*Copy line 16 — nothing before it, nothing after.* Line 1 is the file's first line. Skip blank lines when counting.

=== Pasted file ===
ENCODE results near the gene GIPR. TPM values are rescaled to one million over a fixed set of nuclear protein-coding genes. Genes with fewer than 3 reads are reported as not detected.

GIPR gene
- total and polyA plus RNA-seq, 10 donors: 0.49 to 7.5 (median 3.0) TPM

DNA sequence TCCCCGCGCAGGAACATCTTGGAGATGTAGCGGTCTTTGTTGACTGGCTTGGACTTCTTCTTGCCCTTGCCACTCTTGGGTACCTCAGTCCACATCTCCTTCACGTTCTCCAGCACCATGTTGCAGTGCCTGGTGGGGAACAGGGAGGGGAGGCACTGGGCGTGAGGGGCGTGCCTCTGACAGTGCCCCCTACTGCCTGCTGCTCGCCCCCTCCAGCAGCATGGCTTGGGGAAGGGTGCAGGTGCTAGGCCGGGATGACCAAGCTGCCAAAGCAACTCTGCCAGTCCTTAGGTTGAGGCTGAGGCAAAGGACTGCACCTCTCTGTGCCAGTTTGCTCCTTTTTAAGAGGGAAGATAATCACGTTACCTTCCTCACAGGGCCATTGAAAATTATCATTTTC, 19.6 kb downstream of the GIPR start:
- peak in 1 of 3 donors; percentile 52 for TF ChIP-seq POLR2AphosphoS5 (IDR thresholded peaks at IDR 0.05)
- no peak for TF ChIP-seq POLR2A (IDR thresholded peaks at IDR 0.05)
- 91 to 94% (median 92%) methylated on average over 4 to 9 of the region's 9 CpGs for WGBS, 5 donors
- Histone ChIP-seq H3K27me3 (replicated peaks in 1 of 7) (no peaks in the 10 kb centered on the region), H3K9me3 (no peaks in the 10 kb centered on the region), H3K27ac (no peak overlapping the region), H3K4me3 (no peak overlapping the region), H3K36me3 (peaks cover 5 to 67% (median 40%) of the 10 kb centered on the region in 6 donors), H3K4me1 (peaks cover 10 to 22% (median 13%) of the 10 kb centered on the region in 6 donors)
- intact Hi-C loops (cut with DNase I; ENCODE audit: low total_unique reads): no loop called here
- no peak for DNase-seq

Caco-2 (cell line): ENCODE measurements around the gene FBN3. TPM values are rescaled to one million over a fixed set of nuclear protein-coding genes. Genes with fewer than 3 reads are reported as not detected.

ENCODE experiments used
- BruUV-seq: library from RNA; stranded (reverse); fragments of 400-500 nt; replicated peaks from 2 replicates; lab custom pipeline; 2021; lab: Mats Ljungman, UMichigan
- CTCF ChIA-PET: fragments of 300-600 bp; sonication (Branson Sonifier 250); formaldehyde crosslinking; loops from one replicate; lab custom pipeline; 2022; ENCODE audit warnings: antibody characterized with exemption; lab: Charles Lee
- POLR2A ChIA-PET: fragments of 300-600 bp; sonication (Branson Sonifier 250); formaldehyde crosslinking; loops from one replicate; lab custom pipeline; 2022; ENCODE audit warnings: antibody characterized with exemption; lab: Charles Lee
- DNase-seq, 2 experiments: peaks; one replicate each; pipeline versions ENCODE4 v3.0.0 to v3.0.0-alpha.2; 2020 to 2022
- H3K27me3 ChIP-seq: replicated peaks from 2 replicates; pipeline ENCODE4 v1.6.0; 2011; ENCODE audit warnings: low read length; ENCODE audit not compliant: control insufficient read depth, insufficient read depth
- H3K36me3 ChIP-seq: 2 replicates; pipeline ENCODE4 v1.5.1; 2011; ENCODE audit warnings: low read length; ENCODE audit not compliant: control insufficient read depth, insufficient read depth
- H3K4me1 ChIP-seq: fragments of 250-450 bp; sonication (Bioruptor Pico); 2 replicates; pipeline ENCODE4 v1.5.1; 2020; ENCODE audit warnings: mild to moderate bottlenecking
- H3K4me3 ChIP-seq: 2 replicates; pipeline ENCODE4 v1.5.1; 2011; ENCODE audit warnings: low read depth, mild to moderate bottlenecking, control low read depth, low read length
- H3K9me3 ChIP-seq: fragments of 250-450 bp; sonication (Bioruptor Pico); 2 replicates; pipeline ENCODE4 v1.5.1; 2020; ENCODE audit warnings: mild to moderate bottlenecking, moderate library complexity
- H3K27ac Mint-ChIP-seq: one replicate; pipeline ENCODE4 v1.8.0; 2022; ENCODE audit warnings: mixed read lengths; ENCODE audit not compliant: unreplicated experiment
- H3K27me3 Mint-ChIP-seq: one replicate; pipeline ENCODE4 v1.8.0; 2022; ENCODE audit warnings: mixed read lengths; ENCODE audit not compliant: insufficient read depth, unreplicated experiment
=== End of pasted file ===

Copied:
- DNase-seq, 2 experiments: peaks; one replicate each; pipeline versions ENCODE4 v3.0.0 to v3.0.0-alpha.2; 2020 to 2022